Feeder Guppy: How to Breed and Care for Feeder Fish

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If you have a predatory fish, you may have been advised to feed live fish to encourage natural hunting instincts and a varied diet. The problem is that many feeder fish carry diseases that can be passed on to your fish and / or the rest of the livestock. Even more so, it can get expensive over time, and going to the store can become a chore.

Fortunately, feeder guppies are especially easy to breed and provide your fish with the excitement and nutrition they need. Setting up the perfect guppy breeding tank doesn’t take too much of a hassle, but it’s best to set up the aquarium correctly the first time so you don’t have to make adjustments later!

What are feeder guppies?

Guppies are scientifically known as Poecilia reticulata, but they can also come from million fish or rainbow fish. There are many different types of guppies, including the popular fancy guppies that come in all different colors.

Feeder guppies are usually much less colorful and come in shades of brown and gray. These fish are native to South America and the southern Caribbean, where they thrive in most environmental conditions and ecosystems (including brackish water), especially those with dense vegetation and a healthy coating of algae and plant material. They reach a maximum length of 6.4 cm, whereby the males are slightly smaller than the females, but are much more colorful in comparison.

Should You Feed Your Fish Food Guppies?

Feeder guppies are popular breeders of live food because of their high adaptability to changing water conditions and their rapid rate of reproduction. However, does that mean you should be feeding your fish feed guppies?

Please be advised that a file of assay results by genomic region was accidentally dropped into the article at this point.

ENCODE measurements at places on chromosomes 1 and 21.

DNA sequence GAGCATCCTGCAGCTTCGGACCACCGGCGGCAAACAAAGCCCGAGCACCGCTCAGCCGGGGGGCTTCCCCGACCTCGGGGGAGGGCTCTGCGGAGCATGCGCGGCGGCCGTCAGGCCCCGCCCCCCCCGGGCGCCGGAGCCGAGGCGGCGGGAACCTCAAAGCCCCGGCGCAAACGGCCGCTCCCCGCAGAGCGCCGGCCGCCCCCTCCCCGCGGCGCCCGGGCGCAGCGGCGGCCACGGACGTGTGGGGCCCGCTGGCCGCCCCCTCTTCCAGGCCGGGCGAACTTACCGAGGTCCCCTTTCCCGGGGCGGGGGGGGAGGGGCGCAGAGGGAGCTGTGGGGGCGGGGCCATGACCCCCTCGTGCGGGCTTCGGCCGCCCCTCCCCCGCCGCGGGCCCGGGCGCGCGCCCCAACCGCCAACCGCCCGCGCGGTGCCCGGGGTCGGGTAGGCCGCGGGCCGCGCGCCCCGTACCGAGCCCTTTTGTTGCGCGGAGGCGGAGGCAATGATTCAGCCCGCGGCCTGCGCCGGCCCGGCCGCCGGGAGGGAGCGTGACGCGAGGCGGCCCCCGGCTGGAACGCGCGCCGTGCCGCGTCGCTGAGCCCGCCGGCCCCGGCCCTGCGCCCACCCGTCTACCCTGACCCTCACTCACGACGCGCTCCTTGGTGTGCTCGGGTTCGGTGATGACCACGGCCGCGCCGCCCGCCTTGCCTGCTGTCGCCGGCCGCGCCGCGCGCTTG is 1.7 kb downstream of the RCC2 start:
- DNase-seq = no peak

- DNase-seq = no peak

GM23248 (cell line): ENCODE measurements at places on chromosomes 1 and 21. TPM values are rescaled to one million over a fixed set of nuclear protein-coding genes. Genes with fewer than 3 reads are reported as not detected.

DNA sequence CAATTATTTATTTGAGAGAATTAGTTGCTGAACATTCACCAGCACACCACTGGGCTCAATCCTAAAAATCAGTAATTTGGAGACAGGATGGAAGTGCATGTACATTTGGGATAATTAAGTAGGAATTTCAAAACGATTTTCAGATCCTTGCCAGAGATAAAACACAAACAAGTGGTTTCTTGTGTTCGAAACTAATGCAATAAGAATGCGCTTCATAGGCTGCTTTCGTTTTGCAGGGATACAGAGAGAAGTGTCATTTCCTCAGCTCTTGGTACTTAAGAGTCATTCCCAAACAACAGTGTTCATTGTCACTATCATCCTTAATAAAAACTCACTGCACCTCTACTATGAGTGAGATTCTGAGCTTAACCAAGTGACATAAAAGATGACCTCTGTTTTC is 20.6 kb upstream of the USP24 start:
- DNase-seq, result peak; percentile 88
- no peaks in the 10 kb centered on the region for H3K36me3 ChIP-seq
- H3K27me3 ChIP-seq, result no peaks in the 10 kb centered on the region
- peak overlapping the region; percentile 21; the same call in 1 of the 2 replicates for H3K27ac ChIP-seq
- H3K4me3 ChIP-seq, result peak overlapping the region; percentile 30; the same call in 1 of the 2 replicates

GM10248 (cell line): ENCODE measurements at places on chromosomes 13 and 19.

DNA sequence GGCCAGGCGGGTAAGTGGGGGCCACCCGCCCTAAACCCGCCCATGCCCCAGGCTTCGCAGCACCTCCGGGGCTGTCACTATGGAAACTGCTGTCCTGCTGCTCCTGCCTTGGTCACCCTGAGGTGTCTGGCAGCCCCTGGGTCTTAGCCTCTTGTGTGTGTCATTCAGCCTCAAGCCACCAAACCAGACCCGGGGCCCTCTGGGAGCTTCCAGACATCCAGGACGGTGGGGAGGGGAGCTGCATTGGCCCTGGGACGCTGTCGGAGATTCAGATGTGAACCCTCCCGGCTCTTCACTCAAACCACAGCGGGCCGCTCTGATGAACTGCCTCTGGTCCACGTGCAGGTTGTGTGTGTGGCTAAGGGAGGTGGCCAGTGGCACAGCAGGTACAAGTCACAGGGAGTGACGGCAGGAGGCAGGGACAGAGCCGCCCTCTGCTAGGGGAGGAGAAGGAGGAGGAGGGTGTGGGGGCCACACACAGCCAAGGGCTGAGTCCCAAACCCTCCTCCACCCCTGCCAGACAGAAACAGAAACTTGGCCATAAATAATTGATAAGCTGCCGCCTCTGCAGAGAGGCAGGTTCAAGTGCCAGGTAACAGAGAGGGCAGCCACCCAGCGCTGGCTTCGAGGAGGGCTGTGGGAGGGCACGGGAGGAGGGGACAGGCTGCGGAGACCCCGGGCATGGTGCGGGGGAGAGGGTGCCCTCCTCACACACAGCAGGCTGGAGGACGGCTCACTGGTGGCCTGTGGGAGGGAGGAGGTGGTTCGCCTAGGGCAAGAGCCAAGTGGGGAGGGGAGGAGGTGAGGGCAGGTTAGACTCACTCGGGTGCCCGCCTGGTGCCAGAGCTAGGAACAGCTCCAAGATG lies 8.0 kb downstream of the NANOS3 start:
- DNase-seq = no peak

Most larger freshwater fish species like to eat full-grown feeder guppies like Oscars and other cichlids. Almost all omnivores in the freshwater community also enjoy guppy fry from time to time. However, some hobbyists have found that over time, if their fish are given too much live food, their fish can become more choosy and may even begin to reject flakes and pellets.

However, the bigger problem with using live food is the risk of disease and parasites. Feeder fish and invertebrates are not cared for as much as other freshwater and saltwater fish in the pet store – which is usually still the bare minimum. This means that there are usually tons of sick and dead fish mixed in with relatively healthy ones. Unfortunately, these healthy people usually do not make it past the first few days or weeks because they have poor water conditions, stress, illness and generally poor care.

This means you can pick healthy looking fish from these feed tanks and still add sick fish to your aquarium and / or open a bag of dead fish when you get home from the pet store.

However, every now and then you will end up with a relatively healthy pair of fish that you can use to start a population where you can regulate the overall health and quality of the fish.

How long do feeder guppies live?

Believe it or not, feeder guppies can actually live anywhere from 2 to 5 years if properly cared for. Their lifespan is drastically shortened to a few days or weeks due to poor water conditions and poor overall maintenance.

Breeding feeder guppies

Many fish farmers selectively breed guppies for their bright colors and flowing fins. Fortunately, feed breeding is nowhere near as involved.

To start a feeder guppy colony, you need a good group of starter fish. It is ideal to have at least three wives to one man, as male guppies can excessively molest women, which can lead to possible death. When choosing this group at the aquarium store, it is best to pay attention to regular breathing, good coloring, active swimming, and overall lively fish behavior.

It is very likely that there are other sick or dead fish in the same aquarium, but finding a healthy batch is nearly impossible and this is often as good as it gets. Treating these fish for diseases and parasites can also be difficult, as they appear to die before there is hope. It can take a few trips to the aquarium store and bulk purchase to get a few that will survive and become viable for breeding.

If you are serious about starting a high quality population, it is recommended that you look for reputable feeder guppy breeders.

Can feeder guppies breed with fancy guppies?

Because feeder guppies and fancy guppies are the same genera, they can breed without affecting them. This does not seem to have much of an advantage, however, as the offspring usually have slightly more colorful wild-type colorations and nothing is overly desirable. Some experienced breeders may be able to convert these traits into unusual variations.